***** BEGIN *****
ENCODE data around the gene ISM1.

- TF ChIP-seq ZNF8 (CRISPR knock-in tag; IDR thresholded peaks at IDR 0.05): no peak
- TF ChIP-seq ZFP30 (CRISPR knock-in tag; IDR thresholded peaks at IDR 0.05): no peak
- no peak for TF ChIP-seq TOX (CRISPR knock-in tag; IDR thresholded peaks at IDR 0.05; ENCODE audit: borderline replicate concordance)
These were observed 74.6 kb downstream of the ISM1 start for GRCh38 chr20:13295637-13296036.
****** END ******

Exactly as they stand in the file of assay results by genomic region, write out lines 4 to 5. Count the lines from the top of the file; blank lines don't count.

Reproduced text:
- no peak for TF ChIP-seq TOX (CRISPR knock-in tag; IDR thresholded peaks at IDR 0.05; ENCODE audit: borderline replicate concordance)
These were observed 74.6 kb downstream of the ISM1 start for GRCh38 chr20:13295637-13296036.